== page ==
Despite being a hub for international banks in the Middle East, the UAE still offers fairly conventional career opportunities. Unlike more developed financial centres, which boast derivative markets and niche jobs for coverage bankers, the Middle East instead offers plentiful opportunities in more conventional spaces like wealth management, corporate banking and direct investment.
However, nestled among these opportunities are more unusual career options for finance professionals willing to move to the frontier market. Here, according to conversations with local hiring managers and recruiters, are the more unconventional functions offering jobs right now.
In March, Dubai’s financial regulator proposed new rules to make it easier for private equity firms and hedge funds to set up in the region. Aside from a few distribution offices, Dubai’s attempts to foster a hedge fund industry in the region had been spluttering along.
More recently, however, boutique operations like Jadara Capital Partners and VY Capital Management have set up an office in Dubai. This is primarily because of its location – as a central hub between Europe, the Middle East and Africa, but it shows that the alternatives sector is picking up in the region.
Bob Diamond’s involvement with private equity firm Atlas Mara is a high-profile example of senior financiers talking up opportunities on the continent and, by and large, Dubai has been benefitting from a raft of new opportunities. Mara Group, which hired former Morgan Stanley MD Bradford Gibbs for its UAE office in August last year, was already talking up expansion of its Middle Eastern operation before Diamond came on board, while other private equity firms, like Abraaj Capital, are also exploring investment opportunities in Africa from their Dubai office.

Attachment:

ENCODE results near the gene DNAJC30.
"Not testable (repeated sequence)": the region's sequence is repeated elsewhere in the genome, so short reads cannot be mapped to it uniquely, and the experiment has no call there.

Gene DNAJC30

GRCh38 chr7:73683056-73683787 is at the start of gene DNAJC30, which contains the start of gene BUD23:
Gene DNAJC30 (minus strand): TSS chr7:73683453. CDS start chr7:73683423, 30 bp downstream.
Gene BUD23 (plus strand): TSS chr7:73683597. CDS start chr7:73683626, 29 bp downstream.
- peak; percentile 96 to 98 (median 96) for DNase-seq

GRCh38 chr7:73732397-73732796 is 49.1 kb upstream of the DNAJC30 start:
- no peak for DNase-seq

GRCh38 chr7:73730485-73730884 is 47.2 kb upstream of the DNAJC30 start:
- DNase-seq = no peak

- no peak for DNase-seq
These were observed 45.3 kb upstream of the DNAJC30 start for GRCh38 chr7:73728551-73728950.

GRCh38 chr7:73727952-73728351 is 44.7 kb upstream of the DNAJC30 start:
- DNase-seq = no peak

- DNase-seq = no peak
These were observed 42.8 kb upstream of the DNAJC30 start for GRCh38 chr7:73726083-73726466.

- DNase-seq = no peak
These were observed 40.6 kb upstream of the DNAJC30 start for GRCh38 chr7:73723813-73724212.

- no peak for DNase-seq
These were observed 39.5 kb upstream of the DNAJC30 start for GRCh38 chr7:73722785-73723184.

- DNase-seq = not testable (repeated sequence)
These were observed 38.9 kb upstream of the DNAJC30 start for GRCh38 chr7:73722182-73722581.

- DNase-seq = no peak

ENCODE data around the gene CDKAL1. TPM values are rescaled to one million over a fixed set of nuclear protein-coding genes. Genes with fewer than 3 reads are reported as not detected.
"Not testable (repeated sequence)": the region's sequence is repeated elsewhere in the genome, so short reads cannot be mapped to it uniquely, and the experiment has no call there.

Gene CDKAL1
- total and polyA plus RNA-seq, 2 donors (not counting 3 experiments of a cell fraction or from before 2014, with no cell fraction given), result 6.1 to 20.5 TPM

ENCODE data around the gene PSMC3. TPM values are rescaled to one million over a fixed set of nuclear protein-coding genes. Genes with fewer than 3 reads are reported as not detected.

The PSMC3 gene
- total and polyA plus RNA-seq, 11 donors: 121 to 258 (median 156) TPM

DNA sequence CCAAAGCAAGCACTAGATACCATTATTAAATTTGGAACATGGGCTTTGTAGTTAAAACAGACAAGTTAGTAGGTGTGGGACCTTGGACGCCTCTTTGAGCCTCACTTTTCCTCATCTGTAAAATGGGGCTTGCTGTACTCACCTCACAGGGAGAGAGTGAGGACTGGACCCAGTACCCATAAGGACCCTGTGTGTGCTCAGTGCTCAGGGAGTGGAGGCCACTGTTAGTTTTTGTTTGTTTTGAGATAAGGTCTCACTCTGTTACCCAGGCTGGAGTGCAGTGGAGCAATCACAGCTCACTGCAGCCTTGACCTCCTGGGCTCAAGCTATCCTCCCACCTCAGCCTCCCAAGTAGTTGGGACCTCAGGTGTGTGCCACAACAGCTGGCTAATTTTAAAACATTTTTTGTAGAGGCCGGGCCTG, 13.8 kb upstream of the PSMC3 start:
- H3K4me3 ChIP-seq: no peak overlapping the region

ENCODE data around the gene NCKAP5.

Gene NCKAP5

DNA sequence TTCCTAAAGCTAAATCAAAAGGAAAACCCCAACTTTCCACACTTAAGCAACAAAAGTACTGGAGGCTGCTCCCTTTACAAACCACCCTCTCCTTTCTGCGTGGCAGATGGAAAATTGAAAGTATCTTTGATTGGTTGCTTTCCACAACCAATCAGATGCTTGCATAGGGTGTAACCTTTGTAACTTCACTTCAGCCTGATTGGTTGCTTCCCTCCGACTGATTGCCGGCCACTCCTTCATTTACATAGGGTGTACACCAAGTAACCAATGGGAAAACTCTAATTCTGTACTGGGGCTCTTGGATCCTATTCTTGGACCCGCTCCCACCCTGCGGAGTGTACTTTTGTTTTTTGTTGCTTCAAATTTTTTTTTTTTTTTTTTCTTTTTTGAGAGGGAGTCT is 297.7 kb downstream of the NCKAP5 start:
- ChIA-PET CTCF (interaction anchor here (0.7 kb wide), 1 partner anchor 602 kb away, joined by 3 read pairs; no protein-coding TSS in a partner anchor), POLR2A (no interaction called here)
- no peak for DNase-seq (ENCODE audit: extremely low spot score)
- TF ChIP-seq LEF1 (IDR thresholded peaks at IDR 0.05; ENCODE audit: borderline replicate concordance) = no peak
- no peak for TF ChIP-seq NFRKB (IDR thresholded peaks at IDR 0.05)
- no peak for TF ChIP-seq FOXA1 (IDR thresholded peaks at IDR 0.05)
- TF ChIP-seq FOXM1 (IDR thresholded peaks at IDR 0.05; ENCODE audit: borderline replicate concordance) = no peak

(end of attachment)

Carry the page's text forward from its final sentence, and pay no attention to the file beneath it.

Then there are the jobs for bankers – Barclays, for example, is continuing to build up its Dubai office and one of the major catalysts is the corporate banking opportunities available in Africa.
This may be a one off, but a commodity trading house in Dubai is looking for a sales-trader for their dairy trading desk, which includes sales of products like milk and ice cream to clients across the Middle East. What it does demonstrate, however, is an increase of soft commodity trading jobs across the Gulf region, something that could provide some welcome opportunities for the commodity professionals in bulge bracket banks who may soon find themselves out of work. There has been a proliferation of agri trading jobs in recent weeks, according to recruiters, including vegetable oils, oilseeds, wheat and corn.
This is not an unusual job per se, but after years of zero recruitment activity and deal volumes in the doldrums across equity capital markets in the Middle East, the market has picked up in 2014. According to data from Thomson Reuters, ECM underwriting fees swelled by 187% on the first half of 2013 for the first six months of this year, to $99.4m. This surpasses the fee pool of debt capital markets in the region, which tumbled by nearly 40% to $64.5m.
According to headhunters, this has not yet transferred across to a surge in hiring, but there is a recognition that teams need to be rebuilt. The result, they say, is a re-start of graduate recruitment among local and international banks for their capital markets team and a desire to recruit at managing director level.